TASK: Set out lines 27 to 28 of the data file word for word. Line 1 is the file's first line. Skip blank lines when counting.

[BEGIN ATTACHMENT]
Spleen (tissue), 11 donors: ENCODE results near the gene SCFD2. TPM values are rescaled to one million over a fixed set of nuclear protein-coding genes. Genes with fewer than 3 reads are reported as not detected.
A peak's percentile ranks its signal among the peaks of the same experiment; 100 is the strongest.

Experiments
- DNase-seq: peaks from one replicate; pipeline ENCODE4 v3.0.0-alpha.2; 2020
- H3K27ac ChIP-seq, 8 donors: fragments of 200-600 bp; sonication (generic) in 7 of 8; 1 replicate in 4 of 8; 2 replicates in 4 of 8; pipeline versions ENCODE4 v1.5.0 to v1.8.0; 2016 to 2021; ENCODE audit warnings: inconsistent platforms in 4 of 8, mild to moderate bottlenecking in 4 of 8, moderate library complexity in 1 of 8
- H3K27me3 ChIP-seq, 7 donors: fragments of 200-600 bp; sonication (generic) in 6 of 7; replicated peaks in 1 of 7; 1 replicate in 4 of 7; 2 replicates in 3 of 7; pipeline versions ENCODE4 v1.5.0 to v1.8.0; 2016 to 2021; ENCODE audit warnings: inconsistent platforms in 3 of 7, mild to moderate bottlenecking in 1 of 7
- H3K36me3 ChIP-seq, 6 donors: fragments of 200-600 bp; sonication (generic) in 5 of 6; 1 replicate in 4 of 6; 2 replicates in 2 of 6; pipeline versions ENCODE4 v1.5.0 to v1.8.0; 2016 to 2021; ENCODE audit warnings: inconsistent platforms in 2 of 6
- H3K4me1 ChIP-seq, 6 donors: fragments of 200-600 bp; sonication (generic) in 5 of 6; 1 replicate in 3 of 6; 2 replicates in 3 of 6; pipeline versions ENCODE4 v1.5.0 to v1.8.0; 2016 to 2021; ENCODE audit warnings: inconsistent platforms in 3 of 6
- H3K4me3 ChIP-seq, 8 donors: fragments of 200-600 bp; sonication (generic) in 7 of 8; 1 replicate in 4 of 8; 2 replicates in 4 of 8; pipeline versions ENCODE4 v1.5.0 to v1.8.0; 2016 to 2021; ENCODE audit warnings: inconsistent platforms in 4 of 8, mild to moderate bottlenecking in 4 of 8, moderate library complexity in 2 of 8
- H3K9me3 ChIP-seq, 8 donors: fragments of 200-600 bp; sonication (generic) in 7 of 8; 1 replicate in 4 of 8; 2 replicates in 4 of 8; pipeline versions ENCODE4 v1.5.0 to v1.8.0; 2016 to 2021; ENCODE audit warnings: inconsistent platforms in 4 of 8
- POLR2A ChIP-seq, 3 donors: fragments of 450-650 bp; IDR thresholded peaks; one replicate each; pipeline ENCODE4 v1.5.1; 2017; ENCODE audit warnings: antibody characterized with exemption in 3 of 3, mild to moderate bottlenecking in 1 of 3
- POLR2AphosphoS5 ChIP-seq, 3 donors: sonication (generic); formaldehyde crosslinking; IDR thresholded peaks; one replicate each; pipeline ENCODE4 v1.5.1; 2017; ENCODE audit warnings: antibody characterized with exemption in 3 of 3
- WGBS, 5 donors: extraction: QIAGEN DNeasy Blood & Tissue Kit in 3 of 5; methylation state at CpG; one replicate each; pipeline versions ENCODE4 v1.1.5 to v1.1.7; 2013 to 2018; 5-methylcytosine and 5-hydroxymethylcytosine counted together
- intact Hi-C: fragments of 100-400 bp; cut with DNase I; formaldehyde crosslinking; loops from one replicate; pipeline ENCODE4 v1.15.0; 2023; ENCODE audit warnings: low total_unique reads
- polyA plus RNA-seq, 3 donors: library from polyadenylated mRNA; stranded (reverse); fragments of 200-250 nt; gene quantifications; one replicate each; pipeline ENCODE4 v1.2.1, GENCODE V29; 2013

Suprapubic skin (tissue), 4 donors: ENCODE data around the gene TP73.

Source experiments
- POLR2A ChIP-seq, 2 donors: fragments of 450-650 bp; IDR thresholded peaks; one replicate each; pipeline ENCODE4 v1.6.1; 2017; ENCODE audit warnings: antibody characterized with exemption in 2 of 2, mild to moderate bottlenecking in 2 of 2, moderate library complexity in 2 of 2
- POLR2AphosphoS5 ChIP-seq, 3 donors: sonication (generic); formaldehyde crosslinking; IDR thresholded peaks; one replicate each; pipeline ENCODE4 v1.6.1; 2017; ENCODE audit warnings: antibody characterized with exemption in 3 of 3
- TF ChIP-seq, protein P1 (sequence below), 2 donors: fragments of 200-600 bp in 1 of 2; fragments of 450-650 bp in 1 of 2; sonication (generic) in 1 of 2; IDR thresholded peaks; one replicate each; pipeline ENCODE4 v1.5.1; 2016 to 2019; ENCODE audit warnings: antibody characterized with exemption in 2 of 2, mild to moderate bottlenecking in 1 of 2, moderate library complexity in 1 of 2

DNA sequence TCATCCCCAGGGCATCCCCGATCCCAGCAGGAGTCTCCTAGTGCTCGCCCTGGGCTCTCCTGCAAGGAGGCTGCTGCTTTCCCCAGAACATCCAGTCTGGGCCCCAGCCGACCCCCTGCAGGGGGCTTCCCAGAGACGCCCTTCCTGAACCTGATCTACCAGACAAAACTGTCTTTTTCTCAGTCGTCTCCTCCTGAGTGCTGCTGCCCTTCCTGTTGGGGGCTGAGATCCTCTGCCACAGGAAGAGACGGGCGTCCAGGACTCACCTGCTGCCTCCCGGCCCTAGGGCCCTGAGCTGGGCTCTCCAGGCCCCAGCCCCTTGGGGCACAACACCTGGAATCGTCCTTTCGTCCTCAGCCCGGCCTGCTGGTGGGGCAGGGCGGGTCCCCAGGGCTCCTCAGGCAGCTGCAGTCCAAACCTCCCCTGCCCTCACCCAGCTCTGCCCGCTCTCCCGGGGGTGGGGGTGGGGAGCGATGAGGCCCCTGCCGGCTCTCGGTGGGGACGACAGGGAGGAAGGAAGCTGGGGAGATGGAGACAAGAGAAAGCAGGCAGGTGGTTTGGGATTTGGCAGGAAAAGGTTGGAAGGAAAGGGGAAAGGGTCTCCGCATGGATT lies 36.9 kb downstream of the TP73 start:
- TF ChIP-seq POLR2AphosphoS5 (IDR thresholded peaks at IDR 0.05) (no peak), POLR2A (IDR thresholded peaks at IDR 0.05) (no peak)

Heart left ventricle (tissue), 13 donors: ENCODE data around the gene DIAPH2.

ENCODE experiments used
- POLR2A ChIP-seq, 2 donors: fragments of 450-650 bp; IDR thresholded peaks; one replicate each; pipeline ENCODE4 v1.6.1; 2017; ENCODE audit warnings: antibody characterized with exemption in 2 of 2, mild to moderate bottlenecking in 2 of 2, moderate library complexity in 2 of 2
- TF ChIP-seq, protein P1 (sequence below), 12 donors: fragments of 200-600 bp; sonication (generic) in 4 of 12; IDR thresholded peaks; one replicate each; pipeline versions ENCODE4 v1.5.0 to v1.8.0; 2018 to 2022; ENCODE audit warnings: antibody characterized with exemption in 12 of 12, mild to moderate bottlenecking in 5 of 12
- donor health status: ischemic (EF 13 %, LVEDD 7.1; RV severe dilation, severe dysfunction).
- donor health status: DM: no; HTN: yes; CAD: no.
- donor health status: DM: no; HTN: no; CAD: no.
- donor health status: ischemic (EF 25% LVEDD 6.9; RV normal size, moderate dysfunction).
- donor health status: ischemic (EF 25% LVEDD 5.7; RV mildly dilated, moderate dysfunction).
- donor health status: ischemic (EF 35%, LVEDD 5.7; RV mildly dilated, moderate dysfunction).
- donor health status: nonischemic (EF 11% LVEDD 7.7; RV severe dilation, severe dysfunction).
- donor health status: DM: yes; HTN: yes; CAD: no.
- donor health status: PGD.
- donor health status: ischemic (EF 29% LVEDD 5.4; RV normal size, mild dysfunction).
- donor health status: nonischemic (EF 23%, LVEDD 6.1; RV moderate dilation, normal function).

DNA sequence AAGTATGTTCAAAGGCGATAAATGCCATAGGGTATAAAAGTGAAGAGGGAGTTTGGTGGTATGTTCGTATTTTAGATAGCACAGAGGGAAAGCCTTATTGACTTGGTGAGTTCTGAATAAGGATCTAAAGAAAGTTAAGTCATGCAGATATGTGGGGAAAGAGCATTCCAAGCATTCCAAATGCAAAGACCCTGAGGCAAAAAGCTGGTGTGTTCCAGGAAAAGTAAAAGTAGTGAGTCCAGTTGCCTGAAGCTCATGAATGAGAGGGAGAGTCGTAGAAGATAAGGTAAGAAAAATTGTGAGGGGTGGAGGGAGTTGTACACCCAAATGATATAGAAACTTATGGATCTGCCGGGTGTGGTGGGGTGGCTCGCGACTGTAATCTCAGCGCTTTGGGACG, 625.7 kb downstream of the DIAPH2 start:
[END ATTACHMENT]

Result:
- donor health status: ischemic (EF 13 %, LVEDD 7.1; RV severe dilation, severe dysfunction).
- donor health status: DM: no; HTN: yes; CAD: no.